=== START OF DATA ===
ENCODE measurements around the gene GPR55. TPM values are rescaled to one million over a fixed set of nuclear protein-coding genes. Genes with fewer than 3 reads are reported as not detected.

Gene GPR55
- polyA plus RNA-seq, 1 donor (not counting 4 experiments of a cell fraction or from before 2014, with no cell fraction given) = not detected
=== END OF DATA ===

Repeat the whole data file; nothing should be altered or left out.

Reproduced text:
ENCODE measurements around the gene GPR55. TPM values are rescaled to one million over a fixed set of nuclear protein-coding genes. Genes with fewer than 3 reads are reported as not detected.

Gene GPR55
- polyA plus RNA-seq, 1 donor (not counting 4 experiments of a cell fraction or from before 2014, with no cell fraction given) = not detected